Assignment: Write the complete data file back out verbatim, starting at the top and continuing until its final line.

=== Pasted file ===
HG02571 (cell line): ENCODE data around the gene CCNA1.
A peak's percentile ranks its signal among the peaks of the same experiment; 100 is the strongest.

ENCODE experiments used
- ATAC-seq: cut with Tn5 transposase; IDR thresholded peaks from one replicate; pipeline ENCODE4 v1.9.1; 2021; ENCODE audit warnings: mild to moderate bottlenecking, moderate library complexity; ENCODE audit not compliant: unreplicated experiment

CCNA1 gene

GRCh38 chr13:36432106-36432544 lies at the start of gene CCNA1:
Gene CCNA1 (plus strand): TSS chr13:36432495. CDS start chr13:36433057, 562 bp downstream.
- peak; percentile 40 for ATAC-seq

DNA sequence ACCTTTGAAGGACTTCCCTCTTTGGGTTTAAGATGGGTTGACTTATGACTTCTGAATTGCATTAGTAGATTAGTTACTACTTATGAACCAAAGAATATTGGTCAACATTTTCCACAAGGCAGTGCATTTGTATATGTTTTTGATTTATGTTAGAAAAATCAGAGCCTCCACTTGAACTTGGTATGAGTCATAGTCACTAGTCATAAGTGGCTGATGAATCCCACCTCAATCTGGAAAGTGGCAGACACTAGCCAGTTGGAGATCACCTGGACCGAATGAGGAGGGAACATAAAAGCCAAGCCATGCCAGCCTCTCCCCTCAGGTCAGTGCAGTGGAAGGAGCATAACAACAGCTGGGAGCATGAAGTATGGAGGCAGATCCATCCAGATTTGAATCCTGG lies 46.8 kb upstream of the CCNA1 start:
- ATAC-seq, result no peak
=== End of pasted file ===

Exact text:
HG02571 (cell line): ENCODE data around the gene CCNA1.
A peak's percentile ranks its signal among the peaks of the same experiment; 100 is the strongest.

ENCODE experiments used
- ATAC-seq: cut with Tn5 transposase; IDR thresholded peaks from one replicate; pipeline ENCODE4 v1.9.1; 2021; ENCODE audit warnings: mild to moderate bottlenecking, moderate library complexity; ENCODE audit not compliant: unreplicated experiment

CCNA1 gene

GRCh38 chr13:36432106-36432544 lies at the start of gene CCNA1:
Gene CCNA1 (plus strand): TSS chr13:36432495. CDS start chr13:36433057, 562 bp downstream.
- peak; percentile 40 for ATAC-seq

DNA sequence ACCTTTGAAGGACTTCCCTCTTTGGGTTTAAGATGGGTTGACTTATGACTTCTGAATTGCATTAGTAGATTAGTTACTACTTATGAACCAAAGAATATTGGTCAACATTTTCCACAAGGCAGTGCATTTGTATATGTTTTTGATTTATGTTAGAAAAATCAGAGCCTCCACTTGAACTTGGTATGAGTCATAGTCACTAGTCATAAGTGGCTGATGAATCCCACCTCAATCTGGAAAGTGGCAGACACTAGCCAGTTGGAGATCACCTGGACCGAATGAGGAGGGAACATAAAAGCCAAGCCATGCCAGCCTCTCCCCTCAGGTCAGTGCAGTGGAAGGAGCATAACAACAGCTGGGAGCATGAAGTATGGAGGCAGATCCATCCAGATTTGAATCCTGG lies 46.8 kb upstream of the CCNA1 start:
- ATAC-seq, result no peak